12/11 Readers write

Credit: pskinner@ajc.com

Credit: pskinner@ajc.com

‘Ordinary’ candidate couldn’t compete with ‘saint’

It’s difficult for an ordinary man to compete with a saint, especially when the media has nothing but praise for the saint and disdain for the ordinary man.

None of the saint’s skeletons were dragged out of the closet, but everybody knew the ordinary man was not a candidate for sainthood: He never claimed to be a saint, just a man who believed our country was going to hell in a hurry even though he sometimes may use a plural verb incorrectly. He’s likely better educated than his detractors.

Those who supported the saint will prolong our descent into a welfare state with the number of claimants growing daily.

JACK FRANKLIN, CONYERS

Senate outcome should be litmus test for democracy

It is an open secret that GOP doesn’t even try to hide. Their lawmakers are scared of women, love guns, are drunken in fake piety and are hell-bent that climate change is a hoax. They attack with impunity when it comes to these excesses that are debilitating the very foundations of our democracy. The GOP is blatantly disenfranchising vital constituents and emboldening those creating schisms in society.

Grassroots activism exposed their hypocrisy in Georgia. Sellout Herschel Walker pandered to the extreme fringe and was shown the exit door.

Let Georgia be the litmus test for democracy. Let this runoff election serve as a precursor to oust those who divide our nation.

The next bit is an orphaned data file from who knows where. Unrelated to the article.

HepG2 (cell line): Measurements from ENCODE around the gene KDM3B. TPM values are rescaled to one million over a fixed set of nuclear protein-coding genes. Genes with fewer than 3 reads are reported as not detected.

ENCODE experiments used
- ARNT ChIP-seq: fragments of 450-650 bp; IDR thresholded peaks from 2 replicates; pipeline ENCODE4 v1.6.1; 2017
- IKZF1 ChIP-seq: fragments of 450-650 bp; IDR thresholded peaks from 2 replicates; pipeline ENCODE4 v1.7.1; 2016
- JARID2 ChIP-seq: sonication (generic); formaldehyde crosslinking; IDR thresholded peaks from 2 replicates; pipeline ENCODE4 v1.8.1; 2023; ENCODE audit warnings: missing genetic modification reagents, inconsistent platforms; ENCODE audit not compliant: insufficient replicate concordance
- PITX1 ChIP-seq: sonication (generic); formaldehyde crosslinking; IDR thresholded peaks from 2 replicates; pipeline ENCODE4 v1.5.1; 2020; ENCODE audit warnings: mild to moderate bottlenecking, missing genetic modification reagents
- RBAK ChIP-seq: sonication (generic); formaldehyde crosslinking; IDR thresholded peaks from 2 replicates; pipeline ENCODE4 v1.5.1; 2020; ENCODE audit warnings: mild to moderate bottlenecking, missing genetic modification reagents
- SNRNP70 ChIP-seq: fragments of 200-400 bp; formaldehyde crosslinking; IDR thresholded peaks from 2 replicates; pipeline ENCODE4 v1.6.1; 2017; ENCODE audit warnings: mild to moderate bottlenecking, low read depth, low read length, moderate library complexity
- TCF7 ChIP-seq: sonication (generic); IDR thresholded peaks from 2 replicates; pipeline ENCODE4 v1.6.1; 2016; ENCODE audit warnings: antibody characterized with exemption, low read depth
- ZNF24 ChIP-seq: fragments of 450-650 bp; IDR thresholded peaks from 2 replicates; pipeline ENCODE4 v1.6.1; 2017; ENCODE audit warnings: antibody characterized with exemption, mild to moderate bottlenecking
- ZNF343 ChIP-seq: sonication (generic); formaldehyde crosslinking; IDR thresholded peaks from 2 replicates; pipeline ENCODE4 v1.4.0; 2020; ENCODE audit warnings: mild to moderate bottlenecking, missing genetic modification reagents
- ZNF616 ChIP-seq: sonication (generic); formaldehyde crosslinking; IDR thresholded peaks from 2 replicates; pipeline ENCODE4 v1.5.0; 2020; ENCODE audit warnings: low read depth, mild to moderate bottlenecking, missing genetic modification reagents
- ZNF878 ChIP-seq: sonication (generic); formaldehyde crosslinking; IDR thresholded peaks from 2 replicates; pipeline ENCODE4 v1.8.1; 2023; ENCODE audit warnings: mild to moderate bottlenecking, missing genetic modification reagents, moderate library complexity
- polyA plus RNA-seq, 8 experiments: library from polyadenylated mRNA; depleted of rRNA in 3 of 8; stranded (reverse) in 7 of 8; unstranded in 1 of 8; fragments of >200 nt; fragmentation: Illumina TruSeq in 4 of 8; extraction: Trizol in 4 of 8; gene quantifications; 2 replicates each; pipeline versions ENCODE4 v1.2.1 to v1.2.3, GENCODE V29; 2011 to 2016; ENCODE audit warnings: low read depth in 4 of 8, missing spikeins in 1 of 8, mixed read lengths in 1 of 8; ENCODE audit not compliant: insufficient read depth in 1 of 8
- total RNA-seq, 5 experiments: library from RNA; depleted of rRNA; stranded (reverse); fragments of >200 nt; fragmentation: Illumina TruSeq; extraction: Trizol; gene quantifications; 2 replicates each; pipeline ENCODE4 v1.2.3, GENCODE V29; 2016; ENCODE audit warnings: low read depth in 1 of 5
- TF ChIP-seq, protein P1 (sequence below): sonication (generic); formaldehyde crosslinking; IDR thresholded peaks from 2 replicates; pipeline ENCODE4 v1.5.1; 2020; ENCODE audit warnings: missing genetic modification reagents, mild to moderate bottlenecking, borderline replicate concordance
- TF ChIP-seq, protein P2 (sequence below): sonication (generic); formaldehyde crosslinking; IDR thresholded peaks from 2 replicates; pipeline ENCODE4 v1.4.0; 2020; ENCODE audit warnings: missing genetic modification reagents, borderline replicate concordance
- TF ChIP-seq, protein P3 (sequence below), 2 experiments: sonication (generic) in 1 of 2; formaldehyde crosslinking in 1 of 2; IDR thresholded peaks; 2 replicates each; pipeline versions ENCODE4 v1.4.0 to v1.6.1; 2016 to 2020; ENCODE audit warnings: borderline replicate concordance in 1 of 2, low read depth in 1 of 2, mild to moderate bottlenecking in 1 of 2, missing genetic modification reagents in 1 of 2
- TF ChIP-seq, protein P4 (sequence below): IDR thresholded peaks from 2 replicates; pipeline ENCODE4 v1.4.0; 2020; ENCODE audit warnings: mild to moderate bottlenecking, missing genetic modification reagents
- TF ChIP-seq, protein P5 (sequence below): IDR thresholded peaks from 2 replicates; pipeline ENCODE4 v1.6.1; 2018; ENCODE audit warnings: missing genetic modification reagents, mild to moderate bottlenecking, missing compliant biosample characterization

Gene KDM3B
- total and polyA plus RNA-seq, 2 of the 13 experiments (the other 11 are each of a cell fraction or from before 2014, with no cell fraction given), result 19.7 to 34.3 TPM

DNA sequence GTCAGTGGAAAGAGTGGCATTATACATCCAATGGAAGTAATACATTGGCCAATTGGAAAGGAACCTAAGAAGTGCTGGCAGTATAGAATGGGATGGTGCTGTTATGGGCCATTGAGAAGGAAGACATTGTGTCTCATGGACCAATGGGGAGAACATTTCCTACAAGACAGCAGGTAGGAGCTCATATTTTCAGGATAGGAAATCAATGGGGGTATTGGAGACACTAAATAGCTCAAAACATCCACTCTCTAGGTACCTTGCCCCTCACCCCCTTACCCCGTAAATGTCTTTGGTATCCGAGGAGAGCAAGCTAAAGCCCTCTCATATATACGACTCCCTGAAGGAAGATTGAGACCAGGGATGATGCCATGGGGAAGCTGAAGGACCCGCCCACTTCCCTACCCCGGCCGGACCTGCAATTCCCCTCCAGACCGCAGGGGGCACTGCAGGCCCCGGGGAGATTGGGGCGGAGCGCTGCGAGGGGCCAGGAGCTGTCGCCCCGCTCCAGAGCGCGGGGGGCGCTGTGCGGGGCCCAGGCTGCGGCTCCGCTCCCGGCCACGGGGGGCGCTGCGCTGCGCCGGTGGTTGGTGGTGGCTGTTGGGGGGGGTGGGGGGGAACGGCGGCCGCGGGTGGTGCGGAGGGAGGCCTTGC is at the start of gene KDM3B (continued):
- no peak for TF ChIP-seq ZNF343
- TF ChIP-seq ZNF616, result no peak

MANSURA BASHIR MINHAS, SYLVANIA

Prevalence of guns will hinder Atlanta’s tourism

I read with interest Bill Torpys’ column, “Underground Might Get a Chance to Resurface.”

It is heartening to read that an optimistic and energetic young entrepreneur such as Shaneel Lalani, who, like me, came to the U.S. as an immigrant at the age of 9, has plans to resurrect Underground Atlanta.

It is also exciting to read of other renovations in that part of downtown Atlanta.

But I seriously wonder how these initiatives will ever motivate people to come to these venues and events as long as guns (often illegally acquired) are everywhere in Atlanta. These guns are most often in the hands of disenfranchised youth, who are manipulated by gangs and see no future for themselves.

SALPI ADROUNY, JOHNS CREEK

Trails are not a replacement for up-to-date sewer infrastructure

A recent guest column advocated building recreational trails atop the sewer system in south DeKalb County to prevent sewage spills into the South River.

While I appreciate the recreational value of trails and the commitment of vigilant patrons, a reliable, up-to-date sewer system is the first line of defense against sanitary sewer spills that pollute the South River and surrounding neighborhoods. Trails built on top of old sewer pipes, many of them long past their lifespan, are not a substitute for the benefits of a long-overdue sewer system overhaul.

The South Fork of Peachtree Creek and the Chattahoochee River in the city of Atlanta and DeKalb County benefit from almost three decades of federally mandated wastewater infrastructure triage and repair.

Both the 1997 Upper Chattahoochee Riverkeeper consent decree and the 2010 DeKalb County consent decree will expire in 2027. The result will be a modern, 21st-century sanitary sewer infrastructure.

The absence of a requirement in the 2010 DeKalb County consent decree to fix the sewer system in “non-priority” areas, mainly south DeKalb County, increases the likelihood that spills will continue. Stormwater erosion that eventually led to the collapsed bank and broken sewer main near Bouldercrest Road could likely have been avoided altogether -- if the attention that comes with upgrading sewer infrastructure had been a priority over the last 12 years.

JACQUELINE ECHOLS, PH.D., BOARD PRESIDENT, SOUTH RIVER WATERSHED ALLIANCE